Kiva Restaurant

It was everywhere, the puppy piss — puddling up on the concrete beneath our chairs, flowing toward the unaware flip-flops and purses underneath the crowded patio tables. Try as we might to soak it up with napkins, the current of devastation could not be abated. So we left, but not before the manager (who'd brought a water bowl for our twelve-week-old boxer) and the bartender (who'd repeatedly refilled said bowl with tap water) apologized to us because things didn't work out.

We should have known better, Maggie and I, but we were rookies. We knew that a helpless puppy leashed to a patio chair needed plenty of cold water on a hot day. We knew he needed shade to retreat to and a chew toy to keep him occupied. But for whatever reason — I blame the margaritas y cervezas — we were oblivious to his inevitable need to eliminate. So he did what nature told him to. Again and again and again.

The fine folks at Kiva Restaurant (3090 Downing Street) should have known better, too. They should have known when they gave us permission to bring our pup on the patio that I'd attempt to open the wooden door onto the street where he was waiting and trigger one of the most horrifyingly piercing emergency-exit alarms ever installed. They also should have known that dogs on patios — especially patios with no easy exit to the outside, thanks to a horrifyingly piercing exit alarm — are a recipe for disaster. But this was a year ago April, and they were rookies, too. Eager to please. Desperate for acceptance.

Since the Doggie Debacle of '07, we've returned to Kiva — which took over the space where La (and then Tosh's) Hacienda used to reside — many times, and have always found the staff gracious and accommodating. At first this had a lot to do with the fact that the place was almost always empty, and every customer through the door was another set of hands to bucket water from the leaky lifeboat. But these days, business looks steady and the staff seems less concerned that their paychecks might bounce. This is certainly a good thing, especially for Whittier/Five Points dwellers who can't afford to lose a neighborhood bar.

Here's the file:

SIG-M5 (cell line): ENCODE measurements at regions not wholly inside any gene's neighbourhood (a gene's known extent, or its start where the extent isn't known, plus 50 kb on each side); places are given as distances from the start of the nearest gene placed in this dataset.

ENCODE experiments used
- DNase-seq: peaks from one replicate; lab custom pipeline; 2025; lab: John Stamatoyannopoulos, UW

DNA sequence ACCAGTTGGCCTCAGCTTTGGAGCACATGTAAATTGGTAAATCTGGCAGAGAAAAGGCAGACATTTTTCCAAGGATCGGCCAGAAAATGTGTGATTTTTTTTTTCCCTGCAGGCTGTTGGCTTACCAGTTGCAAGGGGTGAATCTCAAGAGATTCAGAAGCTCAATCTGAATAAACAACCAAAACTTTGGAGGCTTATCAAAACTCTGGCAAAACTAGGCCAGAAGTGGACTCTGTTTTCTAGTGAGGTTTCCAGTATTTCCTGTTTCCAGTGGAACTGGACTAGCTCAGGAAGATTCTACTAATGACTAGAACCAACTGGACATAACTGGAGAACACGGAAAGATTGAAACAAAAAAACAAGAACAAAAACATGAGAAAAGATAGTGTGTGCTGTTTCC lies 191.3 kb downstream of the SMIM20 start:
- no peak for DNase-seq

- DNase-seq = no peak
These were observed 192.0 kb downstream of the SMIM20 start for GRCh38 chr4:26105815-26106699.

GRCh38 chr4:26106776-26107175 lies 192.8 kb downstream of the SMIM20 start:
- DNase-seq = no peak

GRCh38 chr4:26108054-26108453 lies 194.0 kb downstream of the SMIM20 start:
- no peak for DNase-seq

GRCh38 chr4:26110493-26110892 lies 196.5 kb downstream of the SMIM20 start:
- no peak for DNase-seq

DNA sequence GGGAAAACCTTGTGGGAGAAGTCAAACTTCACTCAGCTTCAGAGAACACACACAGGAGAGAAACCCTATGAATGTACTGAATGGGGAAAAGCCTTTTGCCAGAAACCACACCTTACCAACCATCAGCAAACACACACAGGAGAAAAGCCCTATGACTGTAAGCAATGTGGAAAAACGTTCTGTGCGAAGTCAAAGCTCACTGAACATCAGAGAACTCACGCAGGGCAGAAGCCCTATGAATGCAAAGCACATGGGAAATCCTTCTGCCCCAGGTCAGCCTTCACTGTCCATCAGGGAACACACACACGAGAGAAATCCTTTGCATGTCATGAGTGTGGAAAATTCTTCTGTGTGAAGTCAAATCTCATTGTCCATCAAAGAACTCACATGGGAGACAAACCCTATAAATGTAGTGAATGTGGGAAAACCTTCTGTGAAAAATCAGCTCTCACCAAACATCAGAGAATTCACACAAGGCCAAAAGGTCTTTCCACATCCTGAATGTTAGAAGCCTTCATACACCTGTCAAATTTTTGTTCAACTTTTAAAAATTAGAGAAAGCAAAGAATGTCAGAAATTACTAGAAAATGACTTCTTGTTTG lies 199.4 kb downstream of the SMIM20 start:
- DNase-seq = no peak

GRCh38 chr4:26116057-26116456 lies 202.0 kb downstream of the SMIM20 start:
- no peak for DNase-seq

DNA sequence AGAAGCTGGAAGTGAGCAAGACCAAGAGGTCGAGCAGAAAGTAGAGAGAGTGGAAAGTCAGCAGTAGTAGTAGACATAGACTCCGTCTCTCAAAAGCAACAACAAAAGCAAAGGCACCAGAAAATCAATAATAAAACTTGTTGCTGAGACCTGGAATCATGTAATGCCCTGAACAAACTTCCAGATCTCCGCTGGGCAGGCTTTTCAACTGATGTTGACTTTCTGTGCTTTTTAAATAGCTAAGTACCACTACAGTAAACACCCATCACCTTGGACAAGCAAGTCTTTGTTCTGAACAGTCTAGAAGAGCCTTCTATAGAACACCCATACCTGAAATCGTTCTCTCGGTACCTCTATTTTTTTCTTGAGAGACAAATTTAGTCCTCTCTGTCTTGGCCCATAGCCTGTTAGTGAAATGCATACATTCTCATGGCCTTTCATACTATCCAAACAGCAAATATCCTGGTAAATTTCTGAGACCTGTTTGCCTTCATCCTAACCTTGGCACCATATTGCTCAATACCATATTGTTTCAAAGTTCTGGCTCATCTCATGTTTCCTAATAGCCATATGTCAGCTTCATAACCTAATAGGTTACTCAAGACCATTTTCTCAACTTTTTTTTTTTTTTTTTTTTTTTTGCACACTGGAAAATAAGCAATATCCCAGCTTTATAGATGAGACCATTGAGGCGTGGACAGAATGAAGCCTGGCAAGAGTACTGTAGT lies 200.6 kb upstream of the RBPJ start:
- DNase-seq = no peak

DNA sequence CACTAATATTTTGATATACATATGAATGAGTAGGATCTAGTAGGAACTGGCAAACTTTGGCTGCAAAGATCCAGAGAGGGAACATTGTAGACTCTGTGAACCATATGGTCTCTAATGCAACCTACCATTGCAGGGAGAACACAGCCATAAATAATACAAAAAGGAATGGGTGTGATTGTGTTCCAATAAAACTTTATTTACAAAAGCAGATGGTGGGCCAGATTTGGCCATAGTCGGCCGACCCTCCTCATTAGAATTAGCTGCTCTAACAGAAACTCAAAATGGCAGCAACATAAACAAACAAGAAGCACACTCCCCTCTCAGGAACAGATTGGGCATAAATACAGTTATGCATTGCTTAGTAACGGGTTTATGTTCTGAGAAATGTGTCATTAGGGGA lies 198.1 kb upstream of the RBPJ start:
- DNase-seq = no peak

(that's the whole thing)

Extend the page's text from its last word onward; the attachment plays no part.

When I arrive just before 5 p.m. Monday, however, I am just short of shocked at how busy the cantina/bar area is. It's been a minute or two since I've wandered in for one of the city's best happy hours, but crowded? I never thunk it possible. I quickly grab a chair at the twelve-seat, rounded L-shape bar while the grabbin's good and order a Tecate can. Instantaneously, I am approached by a food runner, who asks if I'd like complimentary chips and salsa, which I would. As I sip and savor Kiva's 4 to 7 p.m., $2 justabouteverything flavor, I don't see the once-iconic (and Best of Denver-winning) free taco bar. So I ask: "Happy-hour buffet got the kibosh, eh?"

"Oh, no," the bartendress replies. "You can ask for it and have as much as you want. We just thought this would be better than everyone putting their hands in it." And so it goes. For two hours, my late-arriving friends and I drink Tecates and Pacíficos and house margaritas for $2 each. We order spread after spread of no-cost taco platters (mini hard shells, beef or beans, lettuce, cheese and sour cream). We get cocktails for free when the tender makes too many, and we pay happy-hour price for beers well after happy hour ends. All the while, we watch the staff create a quality experience: When a tank-top model of a man with a five o'clock shadow and a faux-hawk asks if his girlfriend can have a side of margarita salt for her chips and salsa, the bartendress laughs and obliges. When a server second-guesses whether the round of drinks he just mixed is perfect, he takes a sip from one of the straws, smiles in satisfaction, replaces the straw and saunters off. And when we finally decide to leave — belching Rose's Lime and hallucinating from the tequila — we are thanked for coming in by three different employees. "Come again," says the hostess as we slowly descend the stairs. We will.

The very next time we're eager to be pleased.

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Drew Bixby